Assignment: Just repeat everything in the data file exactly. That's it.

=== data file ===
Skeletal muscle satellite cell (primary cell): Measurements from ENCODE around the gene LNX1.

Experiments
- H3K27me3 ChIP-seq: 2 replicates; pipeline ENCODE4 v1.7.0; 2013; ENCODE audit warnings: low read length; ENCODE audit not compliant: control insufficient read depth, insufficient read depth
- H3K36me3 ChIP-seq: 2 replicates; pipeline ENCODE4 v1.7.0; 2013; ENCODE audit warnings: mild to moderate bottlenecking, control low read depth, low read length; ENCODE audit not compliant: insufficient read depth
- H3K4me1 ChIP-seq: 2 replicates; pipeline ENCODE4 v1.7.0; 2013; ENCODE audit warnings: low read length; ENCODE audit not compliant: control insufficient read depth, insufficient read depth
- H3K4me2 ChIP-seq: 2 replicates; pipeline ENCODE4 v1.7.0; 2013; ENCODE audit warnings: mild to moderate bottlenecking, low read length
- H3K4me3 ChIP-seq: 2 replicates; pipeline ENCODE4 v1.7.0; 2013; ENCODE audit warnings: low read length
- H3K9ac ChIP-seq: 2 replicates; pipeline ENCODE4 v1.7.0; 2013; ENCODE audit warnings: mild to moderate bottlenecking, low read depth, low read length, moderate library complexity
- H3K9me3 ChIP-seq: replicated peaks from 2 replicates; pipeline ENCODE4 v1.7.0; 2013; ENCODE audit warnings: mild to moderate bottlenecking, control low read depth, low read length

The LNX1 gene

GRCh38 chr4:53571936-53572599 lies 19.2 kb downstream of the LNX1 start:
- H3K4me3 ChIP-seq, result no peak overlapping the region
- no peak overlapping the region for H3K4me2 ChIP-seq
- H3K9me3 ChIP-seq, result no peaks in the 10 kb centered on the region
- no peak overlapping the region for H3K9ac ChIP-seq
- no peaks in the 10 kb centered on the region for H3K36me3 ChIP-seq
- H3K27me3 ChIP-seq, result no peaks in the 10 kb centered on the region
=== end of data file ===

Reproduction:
Skeletal muscle satellite cell (primary cell): Measurements from ENCODE around the gene LNX1.

Experiments
- H3K27me3 ChIP-seq: 2 replicates; pipeline ENCODE4 v1.7.0; 2013; ENCODE audit warnings: low read length; ENCODE audit not compliant: control insufficient read depth, insufficient read depth
- H3K36me3 ChIP-seq: 2 replicates; pipeline ENCODE4 v1.7.0; 2013; ENCODE audit warnings: mild to moderate bottlenecking, control low read depth, low read length; ENCODE audit not compliant: insufficient read depth
- H3K4me1 ChIP-seq: 2 replicates; pipeline ENCODE4 v1.7.0; 2013; ENCODE audit warnings: low read length; ENCODE audit not compliant: control insufficient read depth, insufficient read depth
- H3K4me2 ChIP-seq: 2 replicates; pipeline ENCODE4 v1.7.0; 2013; ENCODE audit warnings: mild to moderate bottlenecking, low read length
- H3K4me3 ChIP-seq: 2 replicates; pipeline ENCODE4 v1.7.0; 2013; ENCODE audit warnings: low read length
- H3K9ac ChIP-seq: 2 replicates; pipeline ENCODE4 v1.7.0; 2013; ENCODE audit warnings: mild to moderate bottlenecking, low read depth, low read length, moderate library complexity
- H3K9me3 ChIP-seq: replicated peaks from 2 replicates; pipeline ENCODE4 v1.7.0; 2013; ENCODE audit warnings: mild to moderate bottlenecking, control low read depth, low read length

The LNX1 gene

GRCh38 chr4:53571936-53572599 lies 19.2 kb downstream of the LNX1 start:
- H3K4me3 ChIP-seq, result no peak overlapping the region
- no peak overlapping the region for H3K4me2 ChIP-seq
- H3K9me3 ChIP-seq, result no peaks in the 10 kb centered on the region
- no peak overlapping the region for H3K9ac ChIP-seq
- no peaks in the 10 kb centered on the region for H3K36me3 ChIP-seq
- H3K27me3 ChIP-seq, result no peaks in the 10 kb centered on the region